Calling time out on your business? The tips and traps
When you first went into business, either buying an established enterprise or starting from scratch, probably the last thing on your mind was the day you would close the door for the last time. Client calling time out business? The tips and traps
But it’s no use ignoring the inevitable, as one day you will leave the business – whether through pursuing another career, retirement, or even due to health reasons. It’s important to know what’s involved, and having a succession or exit plan can go a long way to smoothing the transition.
Tax loose ends
The sale of a going concern, as a continuing business, is generally GST free. But if in the process you separately sell “capital assets” (which are usually not intended for sale in the ordinary course of business but kept for the purpose of earning revenue), these will need to be accounted for.
You may be able to claim a deduction for many capital expenditures made in the process of winding-up the business, such as legal costs for terminating employees, or removing fixtures (that aren’t depreciating assets) or site rectification costs.
Capital gains tax will come into play of course, but don’t forget to account for any capital losses that may be lurking on the books. There are however various tax concessions available for the small business owner (see the details here), and if you are retiring, the profits from the sale of assets may be CGT-free.
If the business is being run from a company structure, getting the money out can also be problematic. You may need to engage a liquidator to get the money out tax effectively.
Retirement exemption on sale of business assets
Your superannuation fund could get a helpful boost if you’re selling a small business. If the proceeds of the sale of a business CGT asset are rolled over into a super fund, the capital gain is exempt from CGT – and this “retirement exemption” (one of the small business concessions mentioned above) applies to the gains made on the sales of as many business CGT assets as you like, subject to a total lifetime limit of $500,000.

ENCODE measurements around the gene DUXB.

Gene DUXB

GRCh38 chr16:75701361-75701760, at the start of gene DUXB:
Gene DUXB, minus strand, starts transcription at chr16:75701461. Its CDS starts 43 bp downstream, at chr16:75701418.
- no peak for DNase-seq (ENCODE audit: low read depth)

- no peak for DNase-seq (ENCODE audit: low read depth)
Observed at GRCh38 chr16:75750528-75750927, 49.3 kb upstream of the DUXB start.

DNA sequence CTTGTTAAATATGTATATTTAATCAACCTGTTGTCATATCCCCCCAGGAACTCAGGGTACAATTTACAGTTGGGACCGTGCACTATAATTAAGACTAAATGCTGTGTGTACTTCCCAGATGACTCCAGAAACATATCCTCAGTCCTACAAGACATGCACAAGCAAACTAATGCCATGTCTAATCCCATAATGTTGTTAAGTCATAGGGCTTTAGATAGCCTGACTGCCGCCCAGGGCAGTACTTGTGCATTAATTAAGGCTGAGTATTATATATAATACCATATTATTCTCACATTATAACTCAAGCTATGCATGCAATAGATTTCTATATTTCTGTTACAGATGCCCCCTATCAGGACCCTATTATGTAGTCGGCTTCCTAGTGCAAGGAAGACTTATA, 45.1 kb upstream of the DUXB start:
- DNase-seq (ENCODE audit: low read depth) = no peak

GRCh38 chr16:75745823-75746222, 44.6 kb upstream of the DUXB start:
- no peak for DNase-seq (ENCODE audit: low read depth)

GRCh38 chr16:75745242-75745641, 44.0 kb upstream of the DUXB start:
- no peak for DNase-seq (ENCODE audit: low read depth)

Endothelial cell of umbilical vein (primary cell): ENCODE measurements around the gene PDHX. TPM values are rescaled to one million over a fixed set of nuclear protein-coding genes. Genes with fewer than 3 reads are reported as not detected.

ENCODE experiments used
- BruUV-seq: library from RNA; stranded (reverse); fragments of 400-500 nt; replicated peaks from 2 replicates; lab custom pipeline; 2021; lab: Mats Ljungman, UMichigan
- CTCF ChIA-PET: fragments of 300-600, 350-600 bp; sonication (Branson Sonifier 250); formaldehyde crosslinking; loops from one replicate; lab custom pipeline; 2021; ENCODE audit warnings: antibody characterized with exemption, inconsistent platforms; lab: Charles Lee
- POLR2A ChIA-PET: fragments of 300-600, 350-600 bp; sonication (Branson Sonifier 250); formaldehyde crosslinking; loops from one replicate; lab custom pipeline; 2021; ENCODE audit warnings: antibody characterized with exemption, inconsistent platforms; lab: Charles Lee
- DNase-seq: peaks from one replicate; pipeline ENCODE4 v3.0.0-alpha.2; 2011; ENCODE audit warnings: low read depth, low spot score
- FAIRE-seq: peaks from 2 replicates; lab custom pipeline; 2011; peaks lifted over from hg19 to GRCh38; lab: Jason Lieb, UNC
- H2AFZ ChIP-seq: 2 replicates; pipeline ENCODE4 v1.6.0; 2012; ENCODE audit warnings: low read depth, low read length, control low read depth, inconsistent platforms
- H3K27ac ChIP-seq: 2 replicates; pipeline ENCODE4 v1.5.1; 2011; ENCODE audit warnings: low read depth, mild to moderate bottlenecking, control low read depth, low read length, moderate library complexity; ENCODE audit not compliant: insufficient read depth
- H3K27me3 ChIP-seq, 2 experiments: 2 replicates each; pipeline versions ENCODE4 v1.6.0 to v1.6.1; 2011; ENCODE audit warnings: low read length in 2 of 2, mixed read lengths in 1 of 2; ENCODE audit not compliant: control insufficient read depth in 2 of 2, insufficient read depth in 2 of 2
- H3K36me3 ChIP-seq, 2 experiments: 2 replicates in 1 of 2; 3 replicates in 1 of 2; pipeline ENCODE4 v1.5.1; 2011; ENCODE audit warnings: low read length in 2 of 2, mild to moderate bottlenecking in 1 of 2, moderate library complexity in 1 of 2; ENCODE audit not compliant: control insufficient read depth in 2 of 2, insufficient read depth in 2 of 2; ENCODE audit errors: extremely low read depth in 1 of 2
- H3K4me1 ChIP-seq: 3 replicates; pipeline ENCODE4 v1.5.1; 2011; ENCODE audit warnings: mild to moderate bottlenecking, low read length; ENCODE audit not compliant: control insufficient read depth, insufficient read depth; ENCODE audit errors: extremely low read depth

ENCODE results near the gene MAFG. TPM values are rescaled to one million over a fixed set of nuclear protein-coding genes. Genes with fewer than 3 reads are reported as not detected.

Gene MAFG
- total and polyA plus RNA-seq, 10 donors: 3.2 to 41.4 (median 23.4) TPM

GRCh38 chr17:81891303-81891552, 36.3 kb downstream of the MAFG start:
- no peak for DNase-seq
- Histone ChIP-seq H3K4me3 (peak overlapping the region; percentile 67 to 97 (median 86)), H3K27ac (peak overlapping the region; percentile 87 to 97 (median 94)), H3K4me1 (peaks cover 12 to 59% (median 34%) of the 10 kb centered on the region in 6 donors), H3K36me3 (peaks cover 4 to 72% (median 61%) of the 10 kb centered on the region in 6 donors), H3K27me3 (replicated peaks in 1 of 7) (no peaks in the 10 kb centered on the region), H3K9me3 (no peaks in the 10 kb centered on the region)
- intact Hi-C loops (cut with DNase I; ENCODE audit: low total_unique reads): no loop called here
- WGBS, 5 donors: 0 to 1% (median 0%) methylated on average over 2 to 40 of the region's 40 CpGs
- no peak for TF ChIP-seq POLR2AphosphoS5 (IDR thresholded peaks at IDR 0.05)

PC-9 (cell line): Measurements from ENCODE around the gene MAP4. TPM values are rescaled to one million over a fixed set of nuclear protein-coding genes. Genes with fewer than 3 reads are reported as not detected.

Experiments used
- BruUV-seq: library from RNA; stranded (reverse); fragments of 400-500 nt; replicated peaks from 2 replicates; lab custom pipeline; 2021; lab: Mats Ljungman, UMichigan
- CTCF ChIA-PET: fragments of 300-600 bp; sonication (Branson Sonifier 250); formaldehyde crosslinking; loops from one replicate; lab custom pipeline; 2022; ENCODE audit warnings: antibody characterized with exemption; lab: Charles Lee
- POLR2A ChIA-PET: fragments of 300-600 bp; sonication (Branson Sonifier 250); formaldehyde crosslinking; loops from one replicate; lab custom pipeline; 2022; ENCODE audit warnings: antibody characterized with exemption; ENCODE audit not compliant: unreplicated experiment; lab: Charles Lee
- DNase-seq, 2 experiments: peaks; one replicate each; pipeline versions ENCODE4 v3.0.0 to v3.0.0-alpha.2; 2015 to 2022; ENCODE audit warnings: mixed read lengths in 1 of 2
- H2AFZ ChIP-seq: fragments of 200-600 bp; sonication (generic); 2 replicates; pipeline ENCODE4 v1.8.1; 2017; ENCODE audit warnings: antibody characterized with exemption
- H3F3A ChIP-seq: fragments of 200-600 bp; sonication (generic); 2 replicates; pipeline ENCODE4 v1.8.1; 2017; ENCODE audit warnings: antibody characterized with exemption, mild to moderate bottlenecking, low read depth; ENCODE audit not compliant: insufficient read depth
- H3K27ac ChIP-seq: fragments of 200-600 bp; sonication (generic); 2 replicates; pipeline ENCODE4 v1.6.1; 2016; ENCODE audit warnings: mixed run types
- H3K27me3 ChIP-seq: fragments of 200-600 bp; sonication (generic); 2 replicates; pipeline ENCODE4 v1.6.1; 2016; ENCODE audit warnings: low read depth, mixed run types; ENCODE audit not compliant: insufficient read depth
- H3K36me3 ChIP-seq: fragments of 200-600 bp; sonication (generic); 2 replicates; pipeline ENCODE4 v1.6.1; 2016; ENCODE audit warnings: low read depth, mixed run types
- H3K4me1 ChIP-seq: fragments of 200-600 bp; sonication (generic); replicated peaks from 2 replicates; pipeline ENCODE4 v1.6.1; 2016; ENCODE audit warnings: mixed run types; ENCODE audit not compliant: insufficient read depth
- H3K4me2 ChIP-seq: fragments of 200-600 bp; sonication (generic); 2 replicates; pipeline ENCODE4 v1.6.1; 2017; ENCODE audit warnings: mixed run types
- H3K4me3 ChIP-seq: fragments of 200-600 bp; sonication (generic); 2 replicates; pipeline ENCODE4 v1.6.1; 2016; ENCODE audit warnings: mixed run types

It’s a way of encouraging people to prepare for their own retirement. And if you’re at least 55 years old, you don’t even need to put the money into a super fund to qualify for the tax exemption.
Taking care of staff
Of course ending a business, or selling it, will affect any staff. If you’re selling the whole business as a going concern, staff may be able to keep their jobs, but if you’re closing shop employees will need to know of all entitlements and payments owing. There are still legal obligations as an employer, which may include fringe benefits tax, PAYG instalments, compulsory super and perhaps eligible termination payments (ETPs), which are taxed differently to other types of payments made to someone who stops working for a business. There is an ETP calculatoravailable that may help.
Registrations to cancel
Ultimately, as part of the process, you need to cancel your registrations with the ATO when you sell or cease trading. You are required to notify the Australian Business Register within 28 days of ceasing business to close your ABN. You can click here to apply to cancel registrations for the following:
- Australian business number
- goods and services tax
- fuel tax credits
- luxury car tax
- pay-as-you-go (PAYG) withholding.
But before cancelling the ABN, it’s best to make sure all activity statements are lodged (even if there is “nil” to report) as well as PAYG withholding amounts. GST registration needs to be cancelled 21 days from ceasing trading, and the final activity statement will need to show any sales or purchases for that period (including the sale of the business, if applicable).
Tying off all the loose ends can be a process, and while it may seem impossible to cover absolutely every topic that will need your attention, here is a checklist to tick off (if applicable) when selling or closing your business.
Harper Group Chartered Accountants Frankston Ph 03 9770 1547
Disclaimer: All information provided in this article is of a general nature only and is not personal financial or investment advice. Also, changes in legislation may occur frequently. We recommend that our formal advice be obtained before acting on the basis of this information.